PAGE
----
The Woman in Black, |
directed by James Watkins
The Woman in Black is an old-fashioned ghost story about a haunted manor full of creepy shadows, flickering candles and suspicious noises, surrounded by an ever-present fog. It's a very familiar tale dressed in newly antiquated clothing, and it does a fair enough job of churning out a decently suspenseful-though not entirely surprising-story.
Whether or not you see the core of the film as being rather unoriginal, or whether you see it as a quite serviceable horror story that does exactly what it meant to do, rather depends on what you want from the genre. If you like your horror long on suspense and short on gore, then you'll see this dependable workhorse for what it is. If you aren't fond of old-school style filmmaking, you won't find it very gripping.
If what you really want is a Daniel Radcliffe fix, then it hardly matters.
And speaking of Radcliffe: although he plays it extremely safe in his first post-Potter film, I'd say it's a wise move not to stray too far from familiar gothic territory for the millions of fans used to seeing him in a certain light. Surrounded by an entire stable of British actors in a setting that simply radiates atmosphere, Radcliffe turns in a capable performance as a grieving young lawyer whose wife died in childbirth, leaving him with a young son and more bills then he can deal with. His boss sends him up to Yorkshire to settle the affairs of an estate that, empty as it is, has the locals in the grip of a terror so strong they do everything they can to chase him away, though they refuse to tell him why. Their code of silence is, of course, a cover for a dreadful secret. Apparently, the manor is haunted by a rather vengeful ghost, whose presence is a factor in the ongoing deaths of the village children.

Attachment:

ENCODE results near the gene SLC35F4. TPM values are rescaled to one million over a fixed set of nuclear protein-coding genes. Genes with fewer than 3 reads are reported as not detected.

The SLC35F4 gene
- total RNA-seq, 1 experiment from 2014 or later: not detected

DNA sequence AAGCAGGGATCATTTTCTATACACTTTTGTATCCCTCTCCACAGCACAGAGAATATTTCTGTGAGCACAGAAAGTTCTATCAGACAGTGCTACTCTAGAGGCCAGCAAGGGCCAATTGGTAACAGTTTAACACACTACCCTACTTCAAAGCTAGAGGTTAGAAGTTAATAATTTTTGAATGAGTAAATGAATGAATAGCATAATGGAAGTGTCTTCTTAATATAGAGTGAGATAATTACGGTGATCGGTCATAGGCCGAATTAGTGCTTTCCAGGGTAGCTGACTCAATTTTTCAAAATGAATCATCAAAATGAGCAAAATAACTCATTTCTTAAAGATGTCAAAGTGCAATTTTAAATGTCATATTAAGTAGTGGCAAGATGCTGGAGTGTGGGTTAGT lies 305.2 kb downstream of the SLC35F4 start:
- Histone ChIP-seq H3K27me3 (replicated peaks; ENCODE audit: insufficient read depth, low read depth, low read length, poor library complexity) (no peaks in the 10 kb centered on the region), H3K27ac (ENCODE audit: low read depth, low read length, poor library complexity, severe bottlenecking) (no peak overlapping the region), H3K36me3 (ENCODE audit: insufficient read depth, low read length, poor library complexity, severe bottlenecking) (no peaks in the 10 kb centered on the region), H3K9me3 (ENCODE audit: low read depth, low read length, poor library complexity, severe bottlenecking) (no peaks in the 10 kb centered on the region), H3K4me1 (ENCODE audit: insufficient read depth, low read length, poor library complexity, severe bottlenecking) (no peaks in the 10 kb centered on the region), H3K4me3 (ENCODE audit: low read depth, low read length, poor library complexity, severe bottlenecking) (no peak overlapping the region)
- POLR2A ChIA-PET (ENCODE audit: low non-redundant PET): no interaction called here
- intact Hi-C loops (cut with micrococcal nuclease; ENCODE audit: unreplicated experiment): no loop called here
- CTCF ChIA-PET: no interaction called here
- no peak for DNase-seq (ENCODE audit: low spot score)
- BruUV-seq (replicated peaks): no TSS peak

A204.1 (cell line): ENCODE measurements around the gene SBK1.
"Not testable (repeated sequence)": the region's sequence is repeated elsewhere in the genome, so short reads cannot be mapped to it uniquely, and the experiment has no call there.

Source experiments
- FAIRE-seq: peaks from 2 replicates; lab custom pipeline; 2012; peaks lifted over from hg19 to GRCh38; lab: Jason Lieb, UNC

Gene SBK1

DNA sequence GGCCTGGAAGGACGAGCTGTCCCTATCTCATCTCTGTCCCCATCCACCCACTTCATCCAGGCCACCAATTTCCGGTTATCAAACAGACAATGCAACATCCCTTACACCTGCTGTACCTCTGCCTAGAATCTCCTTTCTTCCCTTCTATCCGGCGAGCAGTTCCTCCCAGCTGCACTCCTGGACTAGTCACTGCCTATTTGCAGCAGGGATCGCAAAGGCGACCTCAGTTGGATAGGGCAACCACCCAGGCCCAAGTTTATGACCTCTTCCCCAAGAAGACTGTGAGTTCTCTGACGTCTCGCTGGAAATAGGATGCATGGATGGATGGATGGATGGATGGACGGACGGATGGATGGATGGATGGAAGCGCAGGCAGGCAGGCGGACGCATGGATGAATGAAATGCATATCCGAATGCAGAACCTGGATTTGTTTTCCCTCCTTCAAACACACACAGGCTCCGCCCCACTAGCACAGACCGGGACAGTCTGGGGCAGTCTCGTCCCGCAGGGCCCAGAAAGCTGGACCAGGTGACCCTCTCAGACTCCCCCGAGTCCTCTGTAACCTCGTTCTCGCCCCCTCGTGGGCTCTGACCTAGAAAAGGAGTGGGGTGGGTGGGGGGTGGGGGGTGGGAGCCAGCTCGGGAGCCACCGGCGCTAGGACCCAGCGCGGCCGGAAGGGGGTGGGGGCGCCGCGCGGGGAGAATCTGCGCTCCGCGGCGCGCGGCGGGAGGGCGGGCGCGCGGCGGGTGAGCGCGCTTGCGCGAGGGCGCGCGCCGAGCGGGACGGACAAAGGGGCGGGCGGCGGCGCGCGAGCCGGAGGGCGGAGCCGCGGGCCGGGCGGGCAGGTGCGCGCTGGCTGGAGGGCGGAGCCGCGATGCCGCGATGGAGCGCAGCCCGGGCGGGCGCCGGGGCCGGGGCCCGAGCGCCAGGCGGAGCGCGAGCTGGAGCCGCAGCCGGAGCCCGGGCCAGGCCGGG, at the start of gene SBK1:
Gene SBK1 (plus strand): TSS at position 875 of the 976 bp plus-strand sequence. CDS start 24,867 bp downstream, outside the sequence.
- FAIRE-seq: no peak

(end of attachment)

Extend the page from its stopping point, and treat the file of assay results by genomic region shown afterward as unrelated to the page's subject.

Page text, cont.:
The rest of the story relies so heavily on convention that a mere outline of the chain of events that follows would be giving away far too much for a film whose plot follows a rather well-worn groove. The film's best aspect has to do with the way it's put together. This is one of those rare occasions when show triumphs over substance. It may be textbook but it's perfectly done, with simple elegance and respect for standard storytelling, two things not easily found in a genre awash with gorefests and faux documentaries. There's something to be said for a return to the things real nightmares are made of.
5 May 2012
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